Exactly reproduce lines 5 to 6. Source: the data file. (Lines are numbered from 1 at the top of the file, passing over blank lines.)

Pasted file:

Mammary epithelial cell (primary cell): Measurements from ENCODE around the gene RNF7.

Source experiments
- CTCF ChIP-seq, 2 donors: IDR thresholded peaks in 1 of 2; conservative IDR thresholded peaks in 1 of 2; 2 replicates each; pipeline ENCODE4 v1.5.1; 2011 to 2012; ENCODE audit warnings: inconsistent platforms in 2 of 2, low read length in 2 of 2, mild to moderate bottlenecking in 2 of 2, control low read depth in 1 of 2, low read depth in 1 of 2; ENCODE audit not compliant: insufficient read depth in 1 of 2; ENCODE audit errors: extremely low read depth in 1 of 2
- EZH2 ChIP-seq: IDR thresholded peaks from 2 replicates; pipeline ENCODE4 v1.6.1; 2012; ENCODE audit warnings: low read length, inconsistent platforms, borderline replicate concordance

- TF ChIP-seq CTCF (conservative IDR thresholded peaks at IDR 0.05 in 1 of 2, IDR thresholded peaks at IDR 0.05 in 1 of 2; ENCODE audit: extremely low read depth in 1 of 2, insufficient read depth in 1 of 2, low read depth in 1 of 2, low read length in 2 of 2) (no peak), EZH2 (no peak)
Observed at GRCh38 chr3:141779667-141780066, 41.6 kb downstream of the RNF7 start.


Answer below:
- TF ChIP-seq CTCF (conservative IDR thresholded peaks at IDR 0.05 in 1 of 2, IDR thresholded peaks at IDR 0.05 in 1 of 2; ENCODE audit: extremely low read depth in 1 of 2, insufficient read depth in 1 of 2, low read depth in 1 of 2, low read length in 2 of 2) (no peak), EZH2 (no peak)
Observed at GRCh38 chr3:141779667-141780066, 41.6 kb downstream of the RNF7 start.